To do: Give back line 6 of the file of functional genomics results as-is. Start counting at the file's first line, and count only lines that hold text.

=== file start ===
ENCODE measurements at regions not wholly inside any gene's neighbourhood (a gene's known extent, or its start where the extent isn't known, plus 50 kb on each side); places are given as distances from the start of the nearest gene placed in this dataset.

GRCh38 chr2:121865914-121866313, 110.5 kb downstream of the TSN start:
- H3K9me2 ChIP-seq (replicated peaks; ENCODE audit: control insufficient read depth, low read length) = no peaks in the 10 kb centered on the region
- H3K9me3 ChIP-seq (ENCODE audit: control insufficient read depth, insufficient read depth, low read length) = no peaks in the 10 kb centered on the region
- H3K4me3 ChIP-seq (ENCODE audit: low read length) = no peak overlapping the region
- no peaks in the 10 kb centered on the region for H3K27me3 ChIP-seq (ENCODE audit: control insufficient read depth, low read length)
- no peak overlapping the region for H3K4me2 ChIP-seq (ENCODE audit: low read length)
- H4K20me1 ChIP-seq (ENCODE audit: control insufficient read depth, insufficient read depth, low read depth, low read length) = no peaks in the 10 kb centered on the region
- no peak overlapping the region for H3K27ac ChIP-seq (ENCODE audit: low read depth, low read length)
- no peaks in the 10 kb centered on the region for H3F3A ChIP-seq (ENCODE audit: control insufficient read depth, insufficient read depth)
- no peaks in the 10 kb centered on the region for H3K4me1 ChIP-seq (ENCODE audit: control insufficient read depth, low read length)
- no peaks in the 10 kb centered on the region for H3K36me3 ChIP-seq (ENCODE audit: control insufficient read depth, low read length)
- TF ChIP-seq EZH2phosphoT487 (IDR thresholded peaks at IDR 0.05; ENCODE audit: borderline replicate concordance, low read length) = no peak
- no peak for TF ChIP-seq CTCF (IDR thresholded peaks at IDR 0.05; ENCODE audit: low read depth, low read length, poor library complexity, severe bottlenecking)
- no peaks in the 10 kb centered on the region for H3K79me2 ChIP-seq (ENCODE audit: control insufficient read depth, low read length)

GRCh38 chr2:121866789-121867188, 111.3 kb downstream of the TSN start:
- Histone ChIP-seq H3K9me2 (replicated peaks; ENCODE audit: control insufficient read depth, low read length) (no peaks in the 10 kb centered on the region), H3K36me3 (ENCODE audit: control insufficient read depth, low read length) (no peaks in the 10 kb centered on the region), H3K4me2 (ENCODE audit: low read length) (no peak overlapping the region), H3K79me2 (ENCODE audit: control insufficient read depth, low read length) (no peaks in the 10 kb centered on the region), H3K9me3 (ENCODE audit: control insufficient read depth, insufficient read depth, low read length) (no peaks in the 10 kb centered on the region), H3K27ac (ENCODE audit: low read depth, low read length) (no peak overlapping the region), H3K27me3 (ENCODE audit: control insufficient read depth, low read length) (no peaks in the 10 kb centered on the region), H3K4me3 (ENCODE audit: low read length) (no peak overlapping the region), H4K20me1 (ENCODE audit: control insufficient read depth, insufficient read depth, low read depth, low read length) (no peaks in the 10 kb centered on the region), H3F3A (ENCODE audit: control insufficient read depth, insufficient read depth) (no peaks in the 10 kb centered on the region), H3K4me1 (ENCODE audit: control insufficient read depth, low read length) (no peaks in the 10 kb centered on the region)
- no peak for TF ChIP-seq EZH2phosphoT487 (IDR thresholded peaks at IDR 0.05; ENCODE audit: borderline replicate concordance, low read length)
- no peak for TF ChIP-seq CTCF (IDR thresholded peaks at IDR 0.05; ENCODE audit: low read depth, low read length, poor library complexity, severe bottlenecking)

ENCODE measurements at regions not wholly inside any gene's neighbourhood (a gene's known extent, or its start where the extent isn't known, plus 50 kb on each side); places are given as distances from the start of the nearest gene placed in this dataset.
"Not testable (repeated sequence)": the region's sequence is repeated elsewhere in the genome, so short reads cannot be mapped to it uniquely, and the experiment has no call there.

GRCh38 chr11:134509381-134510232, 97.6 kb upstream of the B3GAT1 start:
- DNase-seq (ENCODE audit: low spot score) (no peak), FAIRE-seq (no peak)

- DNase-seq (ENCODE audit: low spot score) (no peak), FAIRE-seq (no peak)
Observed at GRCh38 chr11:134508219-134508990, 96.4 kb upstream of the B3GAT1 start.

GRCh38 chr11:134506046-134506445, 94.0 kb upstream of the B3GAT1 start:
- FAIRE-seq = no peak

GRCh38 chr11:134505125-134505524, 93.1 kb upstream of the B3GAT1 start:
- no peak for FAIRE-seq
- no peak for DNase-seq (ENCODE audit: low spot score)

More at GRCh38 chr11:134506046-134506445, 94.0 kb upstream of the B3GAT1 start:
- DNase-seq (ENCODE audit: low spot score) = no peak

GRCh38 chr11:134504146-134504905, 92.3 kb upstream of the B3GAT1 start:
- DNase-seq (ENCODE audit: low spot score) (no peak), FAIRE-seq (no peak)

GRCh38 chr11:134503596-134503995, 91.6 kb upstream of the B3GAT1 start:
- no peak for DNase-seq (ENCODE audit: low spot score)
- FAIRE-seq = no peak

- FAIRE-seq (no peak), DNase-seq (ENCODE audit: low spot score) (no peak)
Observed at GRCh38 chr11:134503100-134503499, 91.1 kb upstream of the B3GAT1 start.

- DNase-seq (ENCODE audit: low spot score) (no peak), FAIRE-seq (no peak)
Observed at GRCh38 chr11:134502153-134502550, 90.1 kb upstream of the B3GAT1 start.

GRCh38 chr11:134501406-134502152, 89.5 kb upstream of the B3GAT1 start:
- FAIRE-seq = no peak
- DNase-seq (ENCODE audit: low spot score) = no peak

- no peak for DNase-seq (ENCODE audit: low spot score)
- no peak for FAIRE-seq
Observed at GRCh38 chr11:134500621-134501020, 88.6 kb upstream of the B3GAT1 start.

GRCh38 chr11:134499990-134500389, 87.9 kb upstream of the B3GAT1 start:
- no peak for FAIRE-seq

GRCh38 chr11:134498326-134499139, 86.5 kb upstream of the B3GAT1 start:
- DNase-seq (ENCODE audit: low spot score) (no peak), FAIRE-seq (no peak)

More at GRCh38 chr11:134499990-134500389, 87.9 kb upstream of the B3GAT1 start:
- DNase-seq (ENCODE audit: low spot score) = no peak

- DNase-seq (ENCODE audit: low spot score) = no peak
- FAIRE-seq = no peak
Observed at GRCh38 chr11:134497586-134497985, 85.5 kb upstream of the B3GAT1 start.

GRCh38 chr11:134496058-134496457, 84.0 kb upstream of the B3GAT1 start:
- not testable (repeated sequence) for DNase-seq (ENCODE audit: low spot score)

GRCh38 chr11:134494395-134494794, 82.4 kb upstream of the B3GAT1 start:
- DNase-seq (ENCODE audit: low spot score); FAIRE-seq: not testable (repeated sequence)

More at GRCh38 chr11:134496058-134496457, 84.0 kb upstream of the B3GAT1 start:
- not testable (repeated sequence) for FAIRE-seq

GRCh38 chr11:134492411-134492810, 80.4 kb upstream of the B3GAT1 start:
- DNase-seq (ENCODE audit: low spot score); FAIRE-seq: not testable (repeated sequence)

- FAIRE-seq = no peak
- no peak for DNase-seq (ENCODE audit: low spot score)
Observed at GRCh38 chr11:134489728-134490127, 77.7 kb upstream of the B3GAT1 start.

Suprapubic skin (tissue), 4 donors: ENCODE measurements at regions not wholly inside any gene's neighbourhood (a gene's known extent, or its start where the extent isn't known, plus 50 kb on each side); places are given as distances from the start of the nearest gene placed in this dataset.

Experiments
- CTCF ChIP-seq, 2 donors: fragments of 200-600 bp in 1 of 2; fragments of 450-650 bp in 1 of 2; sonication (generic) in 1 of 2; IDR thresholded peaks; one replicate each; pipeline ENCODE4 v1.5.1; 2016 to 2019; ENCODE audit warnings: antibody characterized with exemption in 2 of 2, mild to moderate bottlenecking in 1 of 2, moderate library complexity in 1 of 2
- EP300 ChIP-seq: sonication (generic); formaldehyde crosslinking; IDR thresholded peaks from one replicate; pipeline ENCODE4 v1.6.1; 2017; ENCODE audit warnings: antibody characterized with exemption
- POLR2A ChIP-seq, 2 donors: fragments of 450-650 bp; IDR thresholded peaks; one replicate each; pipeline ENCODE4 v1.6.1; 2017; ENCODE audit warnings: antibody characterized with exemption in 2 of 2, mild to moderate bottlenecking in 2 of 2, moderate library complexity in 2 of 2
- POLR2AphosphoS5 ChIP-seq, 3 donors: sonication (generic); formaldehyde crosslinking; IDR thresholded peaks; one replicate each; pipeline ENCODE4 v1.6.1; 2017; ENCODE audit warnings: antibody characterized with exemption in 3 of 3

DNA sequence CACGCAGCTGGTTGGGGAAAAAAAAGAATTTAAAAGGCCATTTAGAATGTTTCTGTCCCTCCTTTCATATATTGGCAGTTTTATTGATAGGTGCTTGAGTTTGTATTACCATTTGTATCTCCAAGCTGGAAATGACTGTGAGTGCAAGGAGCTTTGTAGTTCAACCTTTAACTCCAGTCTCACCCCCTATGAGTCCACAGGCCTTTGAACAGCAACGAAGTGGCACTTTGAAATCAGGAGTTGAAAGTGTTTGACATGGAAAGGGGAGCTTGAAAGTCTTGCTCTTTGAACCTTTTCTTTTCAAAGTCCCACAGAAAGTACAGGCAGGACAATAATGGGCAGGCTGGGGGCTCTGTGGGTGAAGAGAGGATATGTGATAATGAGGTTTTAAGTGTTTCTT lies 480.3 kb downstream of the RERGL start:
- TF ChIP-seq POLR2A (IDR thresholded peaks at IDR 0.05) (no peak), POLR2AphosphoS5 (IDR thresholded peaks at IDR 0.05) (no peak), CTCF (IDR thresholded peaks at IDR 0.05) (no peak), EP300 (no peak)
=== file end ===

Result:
- no peaks in the 10 kb centered on the region for H3K27me3 ChIP-seq (ENCODE audit: control insufficient read depth, low read length)